Matchstick Cats the webcomic by @NeaLireland - MatchstickCats.com IYH BLOG: Neal’s Brief History of Television | Matchstick Cats the webcomic
IYH BLOG: Neal’s Brief History of Television | Matchstick Cats the webcomic

IYH BLOG: Neal’s Brief History of Television

A relic from one of my old websites, first published in 2004.

Accordian According to archaeologists, television was first discovered by Neanderthals in the early twentieth century. Originally known as "telly fishing", the first systems did not require a TV set, but only a lucky few who were telepathic, could receive the transmissions. "Telly Fishing" meant scanning the psychic bandwidths for a TV programme, in other words, fishing for telly. Later it was discovered that psychically receiving broadcasts in this way had caused major health problems in the viewers.

The highly-paid transmitters, very highly psychic individuals who were capable of telepathically transmitting programmes to millions of viewers at a time, were much sought-after and highly paid, but tragically tended to burn themselves out in their mid-twenties, due to high pressure and the limited life-span of the television tube.

The television set is thought to have been invented by John Yogi Bear, who himself later went on to enjoy a career as a much-loved TV character. Television is transmitted in "waves", through "the sea", which is why at times of full moon and high tides, your television reception improves dramatically.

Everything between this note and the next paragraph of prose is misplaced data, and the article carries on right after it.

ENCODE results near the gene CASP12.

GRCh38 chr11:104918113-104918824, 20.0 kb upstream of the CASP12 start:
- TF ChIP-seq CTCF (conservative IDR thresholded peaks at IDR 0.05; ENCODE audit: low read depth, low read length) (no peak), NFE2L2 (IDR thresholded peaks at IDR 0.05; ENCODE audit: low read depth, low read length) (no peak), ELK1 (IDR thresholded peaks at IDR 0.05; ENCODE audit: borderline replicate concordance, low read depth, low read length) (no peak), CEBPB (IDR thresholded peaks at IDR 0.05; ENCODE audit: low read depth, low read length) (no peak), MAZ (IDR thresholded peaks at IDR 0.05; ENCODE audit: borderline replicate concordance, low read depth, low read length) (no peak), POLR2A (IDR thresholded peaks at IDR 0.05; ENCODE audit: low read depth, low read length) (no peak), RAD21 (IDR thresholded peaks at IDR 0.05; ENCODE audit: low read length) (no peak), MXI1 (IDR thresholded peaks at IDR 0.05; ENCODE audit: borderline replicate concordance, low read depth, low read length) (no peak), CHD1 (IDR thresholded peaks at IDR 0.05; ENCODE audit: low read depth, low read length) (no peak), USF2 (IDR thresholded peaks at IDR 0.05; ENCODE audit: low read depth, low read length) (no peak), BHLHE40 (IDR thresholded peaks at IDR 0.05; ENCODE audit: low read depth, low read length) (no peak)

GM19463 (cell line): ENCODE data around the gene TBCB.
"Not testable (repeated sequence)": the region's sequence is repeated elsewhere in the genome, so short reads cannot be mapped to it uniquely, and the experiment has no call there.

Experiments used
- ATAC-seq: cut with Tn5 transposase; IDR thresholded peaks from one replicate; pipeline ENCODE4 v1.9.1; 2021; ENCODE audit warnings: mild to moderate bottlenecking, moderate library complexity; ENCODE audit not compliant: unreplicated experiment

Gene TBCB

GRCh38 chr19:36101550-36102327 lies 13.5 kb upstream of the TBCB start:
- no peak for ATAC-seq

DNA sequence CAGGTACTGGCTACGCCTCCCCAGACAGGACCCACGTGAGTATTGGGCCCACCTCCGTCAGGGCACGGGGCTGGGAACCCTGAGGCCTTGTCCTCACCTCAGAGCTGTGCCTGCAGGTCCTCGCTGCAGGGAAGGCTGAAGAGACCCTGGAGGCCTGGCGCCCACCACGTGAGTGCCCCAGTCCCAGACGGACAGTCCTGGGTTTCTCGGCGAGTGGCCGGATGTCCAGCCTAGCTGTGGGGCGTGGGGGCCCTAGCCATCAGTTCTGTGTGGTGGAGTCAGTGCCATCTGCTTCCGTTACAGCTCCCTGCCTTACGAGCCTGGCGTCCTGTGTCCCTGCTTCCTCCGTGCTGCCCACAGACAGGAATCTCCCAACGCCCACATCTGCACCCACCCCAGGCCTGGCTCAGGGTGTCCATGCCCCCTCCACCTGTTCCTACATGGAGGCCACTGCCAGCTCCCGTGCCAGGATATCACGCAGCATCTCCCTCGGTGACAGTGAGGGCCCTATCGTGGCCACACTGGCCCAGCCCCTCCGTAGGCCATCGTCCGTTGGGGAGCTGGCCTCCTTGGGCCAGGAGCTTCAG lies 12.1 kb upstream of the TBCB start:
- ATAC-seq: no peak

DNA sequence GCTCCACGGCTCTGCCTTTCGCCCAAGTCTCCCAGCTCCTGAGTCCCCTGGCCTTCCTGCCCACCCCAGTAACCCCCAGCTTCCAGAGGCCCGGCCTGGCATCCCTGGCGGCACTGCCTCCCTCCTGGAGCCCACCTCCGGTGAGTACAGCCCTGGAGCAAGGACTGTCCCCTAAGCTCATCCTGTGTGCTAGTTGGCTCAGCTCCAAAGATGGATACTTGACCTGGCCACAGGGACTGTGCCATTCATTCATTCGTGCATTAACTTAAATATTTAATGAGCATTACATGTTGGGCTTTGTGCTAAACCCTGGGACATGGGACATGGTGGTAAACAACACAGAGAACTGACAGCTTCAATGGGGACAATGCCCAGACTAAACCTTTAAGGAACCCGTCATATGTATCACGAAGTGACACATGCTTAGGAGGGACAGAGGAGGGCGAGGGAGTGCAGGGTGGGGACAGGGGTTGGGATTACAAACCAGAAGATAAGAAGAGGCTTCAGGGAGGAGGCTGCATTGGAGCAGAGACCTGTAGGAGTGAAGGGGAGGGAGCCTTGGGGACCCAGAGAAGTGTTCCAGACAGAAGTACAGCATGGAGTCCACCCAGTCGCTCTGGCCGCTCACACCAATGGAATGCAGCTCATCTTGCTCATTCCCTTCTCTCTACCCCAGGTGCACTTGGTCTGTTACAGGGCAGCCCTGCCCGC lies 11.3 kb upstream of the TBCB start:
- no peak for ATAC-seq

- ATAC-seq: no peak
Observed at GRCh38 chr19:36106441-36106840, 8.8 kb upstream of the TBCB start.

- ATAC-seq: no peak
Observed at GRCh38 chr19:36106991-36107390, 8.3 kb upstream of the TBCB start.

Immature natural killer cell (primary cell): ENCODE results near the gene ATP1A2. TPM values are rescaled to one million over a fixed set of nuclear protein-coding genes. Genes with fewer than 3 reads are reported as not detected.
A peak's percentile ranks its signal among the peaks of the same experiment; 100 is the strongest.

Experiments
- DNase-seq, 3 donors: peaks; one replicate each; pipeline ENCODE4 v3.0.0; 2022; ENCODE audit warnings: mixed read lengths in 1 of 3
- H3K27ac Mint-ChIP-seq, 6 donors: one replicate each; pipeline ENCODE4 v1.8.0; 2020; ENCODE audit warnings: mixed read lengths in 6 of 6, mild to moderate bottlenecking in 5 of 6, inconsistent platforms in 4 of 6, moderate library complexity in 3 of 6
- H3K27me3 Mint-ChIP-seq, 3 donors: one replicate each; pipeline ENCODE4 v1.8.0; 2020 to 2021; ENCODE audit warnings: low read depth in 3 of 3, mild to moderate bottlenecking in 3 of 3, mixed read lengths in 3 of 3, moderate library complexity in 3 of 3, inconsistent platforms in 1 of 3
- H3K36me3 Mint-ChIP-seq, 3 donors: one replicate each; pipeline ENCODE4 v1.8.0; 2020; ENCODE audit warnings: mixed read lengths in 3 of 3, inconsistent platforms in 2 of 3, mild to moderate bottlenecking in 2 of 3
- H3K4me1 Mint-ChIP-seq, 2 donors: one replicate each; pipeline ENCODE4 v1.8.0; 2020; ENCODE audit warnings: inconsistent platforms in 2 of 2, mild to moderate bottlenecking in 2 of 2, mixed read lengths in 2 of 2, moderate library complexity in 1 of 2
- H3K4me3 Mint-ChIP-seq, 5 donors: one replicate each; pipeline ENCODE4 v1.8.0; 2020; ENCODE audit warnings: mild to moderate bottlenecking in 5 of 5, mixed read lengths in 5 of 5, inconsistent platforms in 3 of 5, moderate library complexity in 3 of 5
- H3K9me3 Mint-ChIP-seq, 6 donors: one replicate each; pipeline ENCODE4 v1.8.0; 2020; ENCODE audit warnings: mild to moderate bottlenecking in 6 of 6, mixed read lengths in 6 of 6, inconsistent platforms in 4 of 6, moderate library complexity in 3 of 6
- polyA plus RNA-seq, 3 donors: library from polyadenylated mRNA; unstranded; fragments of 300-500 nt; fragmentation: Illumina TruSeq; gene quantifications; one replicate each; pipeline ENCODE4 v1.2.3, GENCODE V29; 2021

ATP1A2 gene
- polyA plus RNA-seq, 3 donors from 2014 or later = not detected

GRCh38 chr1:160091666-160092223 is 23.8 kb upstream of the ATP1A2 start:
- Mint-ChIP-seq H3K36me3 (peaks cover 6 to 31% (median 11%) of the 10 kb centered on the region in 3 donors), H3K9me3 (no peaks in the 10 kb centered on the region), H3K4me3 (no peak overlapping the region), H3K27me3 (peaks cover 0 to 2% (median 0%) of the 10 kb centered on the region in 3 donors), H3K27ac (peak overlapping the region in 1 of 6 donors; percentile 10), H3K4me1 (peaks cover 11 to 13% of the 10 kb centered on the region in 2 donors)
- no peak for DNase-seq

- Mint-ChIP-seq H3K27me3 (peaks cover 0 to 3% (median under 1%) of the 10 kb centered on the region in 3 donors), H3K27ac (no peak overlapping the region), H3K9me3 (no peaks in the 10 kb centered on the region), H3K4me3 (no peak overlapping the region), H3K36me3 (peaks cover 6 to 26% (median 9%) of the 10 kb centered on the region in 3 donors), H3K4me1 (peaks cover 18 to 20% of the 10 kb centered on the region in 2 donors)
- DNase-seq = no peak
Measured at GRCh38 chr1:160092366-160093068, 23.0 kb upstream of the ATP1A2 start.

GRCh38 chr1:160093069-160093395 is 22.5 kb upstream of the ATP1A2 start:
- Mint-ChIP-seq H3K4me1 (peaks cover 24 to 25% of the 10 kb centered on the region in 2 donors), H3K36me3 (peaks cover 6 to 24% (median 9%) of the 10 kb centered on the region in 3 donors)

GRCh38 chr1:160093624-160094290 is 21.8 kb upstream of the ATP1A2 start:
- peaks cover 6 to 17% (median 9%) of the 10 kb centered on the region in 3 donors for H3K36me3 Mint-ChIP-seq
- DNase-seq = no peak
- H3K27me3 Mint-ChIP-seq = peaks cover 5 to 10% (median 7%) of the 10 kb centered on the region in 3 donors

Most television programmes start their lives with a "pilot". Due to auto piloting technology, the people who fly commercial aircraft now have a lot of time on their hands during flights, so the pilots make sample episodes of TV programmes, to be shown to the networks. The sad irony is that most aeroplanes do not themselves have live TV reception, and have to make do with pre-recorded programmes and movies.

Many TV stations carry a bulletin of news on a regular basis. Everything that is said during these "news", is entirely true and accurate. However, there is one exception. The presenter is allowed to lie or exaggerate a news story as long as they are shown to be crossing their fingers. Most networks get around this by getting the newscaster to cross his or her fingers behind their backs, filming it from behind with an extra camera, and showing the crossed fingers on a separate channel, conveniently placed on a hard-to-receive frequency, but technically within the law and above board.

And that’s everything that you need to know about television. All that’s left is for you to test your knowledge with this quiz. All of the answers can be found on your television.

  1. In the X Files, how many actual filing clerks are there? Not counting part-timers
  2. Is there life on other planets?

Well done! You are now eight percent less ignorant that your were when you started! Your diploma will be posted sometime in the next twenty eight years. And remember, if you’re not spending at least six hours a day watching television, you’re missing out on life.

About the author: The guy who wrote this is a psychopath..

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